In State v. Clack, supra, defense counsel contended that prior to trial defendant should have been allowed to examine a portion of the gleanings allegedly containing marijuana, in order to determine whether they contained any marijuana. Counsel contended that prior to trial defendant should have been allowed to have an expert of his own choosing examine the gleanings with a microscope, in order to ascertain if really there was any marijuana contained in them.

We answered defense counsel's contentions in Clack by stating: "Under the law of Louisiana and its established jurisprudence, the evidencemarijuana gleaningswas privileged. It is the settled law of this State that an accused in a criminal case is without right to a pre-trial inspection of the evidence upon which the prosecution relies for a conviction. State v. Hunter, 250 La. *688 295, 195 So. 2d 273, and authorities cited therein. See, also, State v. Pailet, 246 La. 483, 165 So. 2d 294, in which we held that `all evidence relating to a pending criminal case which is in possession of the State is privileged and not subject to inspection by the accused unless and until it is offered in evidence at the trial. The single exception to this rule has been made in instances where the State has in its possession a written confession of the accused.' Cf. State v. Hall, 253 La. 425, 218 So. 2d 320." 222 So.2d at p. 861. Cf. 30 La.L.Rev. pp. 328 and 329.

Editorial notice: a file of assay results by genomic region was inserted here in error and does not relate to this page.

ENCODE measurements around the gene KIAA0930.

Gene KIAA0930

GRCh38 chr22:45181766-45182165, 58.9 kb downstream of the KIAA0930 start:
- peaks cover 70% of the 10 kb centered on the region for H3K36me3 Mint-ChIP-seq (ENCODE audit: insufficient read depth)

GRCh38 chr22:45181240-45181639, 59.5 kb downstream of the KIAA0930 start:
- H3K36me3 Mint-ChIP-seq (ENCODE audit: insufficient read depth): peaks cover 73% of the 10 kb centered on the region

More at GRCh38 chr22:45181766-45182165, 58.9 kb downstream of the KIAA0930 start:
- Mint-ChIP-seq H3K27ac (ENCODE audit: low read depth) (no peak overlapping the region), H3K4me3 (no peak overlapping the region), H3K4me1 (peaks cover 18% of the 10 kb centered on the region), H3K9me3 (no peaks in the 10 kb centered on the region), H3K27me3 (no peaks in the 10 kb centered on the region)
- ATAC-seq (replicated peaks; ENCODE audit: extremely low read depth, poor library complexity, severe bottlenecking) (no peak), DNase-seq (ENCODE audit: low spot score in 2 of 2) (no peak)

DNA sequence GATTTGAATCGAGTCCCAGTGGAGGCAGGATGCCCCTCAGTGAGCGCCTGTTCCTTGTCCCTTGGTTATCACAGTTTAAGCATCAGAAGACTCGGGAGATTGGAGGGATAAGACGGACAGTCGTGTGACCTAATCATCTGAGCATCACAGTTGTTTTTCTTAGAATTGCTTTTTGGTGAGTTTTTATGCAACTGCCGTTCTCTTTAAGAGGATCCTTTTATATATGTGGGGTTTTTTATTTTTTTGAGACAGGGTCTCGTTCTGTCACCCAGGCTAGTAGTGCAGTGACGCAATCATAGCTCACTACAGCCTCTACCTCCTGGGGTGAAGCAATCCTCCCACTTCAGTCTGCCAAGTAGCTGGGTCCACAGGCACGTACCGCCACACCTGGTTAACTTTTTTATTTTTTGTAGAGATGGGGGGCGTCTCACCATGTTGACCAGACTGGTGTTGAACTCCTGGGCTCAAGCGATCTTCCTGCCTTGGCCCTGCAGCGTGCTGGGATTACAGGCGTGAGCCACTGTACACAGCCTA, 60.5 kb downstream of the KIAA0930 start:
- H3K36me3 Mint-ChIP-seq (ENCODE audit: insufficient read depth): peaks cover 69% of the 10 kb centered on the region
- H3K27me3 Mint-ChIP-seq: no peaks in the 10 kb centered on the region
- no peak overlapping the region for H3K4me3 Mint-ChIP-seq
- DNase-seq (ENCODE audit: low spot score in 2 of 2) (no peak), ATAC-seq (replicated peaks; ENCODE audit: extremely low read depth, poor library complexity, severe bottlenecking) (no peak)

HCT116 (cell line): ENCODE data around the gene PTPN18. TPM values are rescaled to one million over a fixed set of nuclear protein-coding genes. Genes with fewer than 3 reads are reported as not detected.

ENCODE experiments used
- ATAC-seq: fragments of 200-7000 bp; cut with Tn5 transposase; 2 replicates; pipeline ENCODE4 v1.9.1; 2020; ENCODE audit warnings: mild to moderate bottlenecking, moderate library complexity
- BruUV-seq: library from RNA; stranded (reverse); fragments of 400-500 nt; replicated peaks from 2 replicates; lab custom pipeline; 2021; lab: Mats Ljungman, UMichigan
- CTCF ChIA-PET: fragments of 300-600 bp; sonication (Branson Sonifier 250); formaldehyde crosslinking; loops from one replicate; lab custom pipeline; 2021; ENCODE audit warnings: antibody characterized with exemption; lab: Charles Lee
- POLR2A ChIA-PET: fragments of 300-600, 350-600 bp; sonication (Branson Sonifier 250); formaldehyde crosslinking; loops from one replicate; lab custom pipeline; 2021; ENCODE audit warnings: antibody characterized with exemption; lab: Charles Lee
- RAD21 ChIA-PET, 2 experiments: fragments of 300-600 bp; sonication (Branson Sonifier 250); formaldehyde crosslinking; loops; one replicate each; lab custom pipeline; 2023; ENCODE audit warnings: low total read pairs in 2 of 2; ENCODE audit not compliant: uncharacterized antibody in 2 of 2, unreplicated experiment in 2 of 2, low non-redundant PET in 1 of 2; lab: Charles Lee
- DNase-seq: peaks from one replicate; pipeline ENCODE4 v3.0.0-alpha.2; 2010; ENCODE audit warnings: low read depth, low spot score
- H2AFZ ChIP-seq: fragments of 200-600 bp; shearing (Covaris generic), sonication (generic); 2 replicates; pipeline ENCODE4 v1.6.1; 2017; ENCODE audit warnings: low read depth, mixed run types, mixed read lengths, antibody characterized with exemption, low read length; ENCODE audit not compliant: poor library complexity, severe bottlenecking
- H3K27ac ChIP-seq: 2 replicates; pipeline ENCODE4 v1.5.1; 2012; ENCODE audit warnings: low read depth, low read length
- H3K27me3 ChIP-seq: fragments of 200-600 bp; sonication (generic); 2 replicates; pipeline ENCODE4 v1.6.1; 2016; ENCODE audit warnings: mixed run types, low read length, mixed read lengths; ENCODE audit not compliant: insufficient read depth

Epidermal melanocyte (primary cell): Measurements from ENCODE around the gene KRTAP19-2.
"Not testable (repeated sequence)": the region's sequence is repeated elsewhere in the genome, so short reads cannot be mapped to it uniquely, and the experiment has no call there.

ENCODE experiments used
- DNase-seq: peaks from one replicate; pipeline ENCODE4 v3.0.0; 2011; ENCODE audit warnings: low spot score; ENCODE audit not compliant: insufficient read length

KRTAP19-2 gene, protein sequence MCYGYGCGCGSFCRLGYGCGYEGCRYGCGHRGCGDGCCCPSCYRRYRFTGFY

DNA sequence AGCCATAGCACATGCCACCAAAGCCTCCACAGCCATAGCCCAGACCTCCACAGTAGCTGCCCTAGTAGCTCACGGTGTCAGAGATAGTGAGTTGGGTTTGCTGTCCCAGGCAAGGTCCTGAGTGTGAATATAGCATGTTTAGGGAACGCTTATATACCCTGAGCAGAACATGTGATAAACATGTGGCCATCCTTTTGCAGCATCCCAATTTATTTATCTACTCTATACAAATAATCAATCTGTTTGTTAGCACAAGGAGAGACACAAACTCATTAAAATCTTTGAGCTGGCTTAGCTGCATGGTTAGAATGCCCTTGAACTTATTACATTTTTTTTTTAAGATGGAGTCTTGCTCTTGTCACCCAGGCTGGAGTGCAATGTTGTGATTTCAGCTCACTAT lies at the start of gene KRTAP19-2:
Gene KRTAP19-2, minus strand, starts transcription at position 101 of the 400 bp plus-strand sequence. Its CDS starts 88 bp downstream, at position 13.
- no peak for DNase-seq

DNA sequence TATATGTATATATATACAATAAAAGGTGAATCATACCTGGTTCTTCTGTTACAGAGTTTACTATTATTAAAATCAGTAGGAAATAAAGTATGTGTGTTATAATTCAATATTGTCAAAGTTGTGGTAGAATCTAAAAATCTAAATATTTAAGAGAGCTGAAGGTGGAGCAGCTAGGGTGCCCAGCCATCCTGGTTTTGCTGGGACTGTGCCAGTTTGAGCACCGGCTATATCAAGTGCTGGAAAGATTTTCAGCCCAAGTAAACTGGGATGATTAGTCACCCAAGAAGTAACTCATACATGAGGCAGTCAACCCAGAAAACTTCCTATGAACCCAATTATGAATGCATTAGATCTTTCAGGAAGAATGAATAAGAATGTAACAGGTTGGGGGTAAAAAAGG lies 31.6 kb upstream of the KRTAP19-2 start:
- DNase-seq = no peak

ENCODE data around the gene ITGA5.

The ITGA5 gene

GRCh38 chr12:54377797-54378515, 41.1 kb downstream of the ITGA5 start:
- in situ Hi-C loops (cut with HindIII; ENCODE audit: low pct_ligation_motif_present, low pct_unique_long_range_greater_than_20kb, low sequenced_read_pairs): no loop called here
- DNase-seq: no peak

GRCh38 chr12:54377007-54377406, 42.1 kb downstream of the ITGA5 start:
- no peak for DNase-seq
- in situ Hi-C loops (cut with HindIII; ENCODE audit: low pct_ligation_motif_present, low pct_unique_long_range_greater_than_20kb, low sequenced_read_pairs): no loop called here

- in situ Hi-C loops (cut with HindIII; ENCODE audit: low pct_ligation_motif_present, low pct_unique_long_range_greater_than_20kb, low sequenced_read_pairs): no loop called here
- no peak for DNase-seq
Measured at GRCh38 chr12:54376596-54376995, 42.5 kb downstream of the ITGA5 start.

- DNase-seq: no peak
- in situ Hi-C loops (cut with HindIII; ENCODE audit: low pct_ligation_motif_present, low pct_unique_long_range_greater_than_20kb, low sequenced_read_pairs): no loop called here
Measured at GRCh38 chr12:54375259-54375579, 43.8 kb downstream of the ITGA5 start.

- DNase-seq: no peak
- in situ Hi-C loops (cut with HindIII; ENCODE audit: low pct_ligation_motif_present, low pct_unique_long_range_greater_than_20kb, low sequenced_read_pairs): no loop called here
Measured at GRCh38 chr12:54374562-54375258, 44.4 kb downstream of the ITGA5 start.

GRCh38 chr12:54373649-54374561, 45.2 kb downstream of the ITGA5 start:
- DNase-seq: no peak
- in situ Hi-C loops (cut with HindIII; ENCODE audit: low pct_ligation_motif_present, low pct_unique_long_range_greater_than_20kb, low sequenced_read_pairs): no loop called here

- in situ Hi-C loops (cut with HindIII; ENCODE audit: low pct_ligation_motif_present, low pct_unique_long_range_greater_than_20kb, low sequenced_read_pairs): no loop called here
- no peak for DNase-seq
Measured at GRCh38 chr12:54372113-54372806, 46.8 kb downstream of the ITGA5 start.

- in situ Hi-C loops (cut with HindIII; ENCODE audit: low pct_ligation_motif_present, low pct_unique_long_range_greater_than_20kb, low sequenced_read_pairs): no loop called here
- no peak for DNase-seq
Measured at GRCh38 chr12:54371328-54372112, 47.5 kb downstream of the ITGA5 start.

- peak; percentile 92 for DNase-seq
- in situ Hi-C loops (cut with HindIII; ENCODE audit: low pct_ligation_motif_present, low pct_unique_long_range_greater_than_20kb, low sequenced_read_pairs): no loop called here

Clack was denied habeas corpus by the United States District Court for the Western District of Louisiana; he appealed to the United States Court of Appeals, Fifth Circuit. The appellate court affirmed the judgment of the District Court on all issues except that dealing with the pre-trial examination of the marijuana.

The Court of Appeals before making its ruling with respect to the marijuana stated: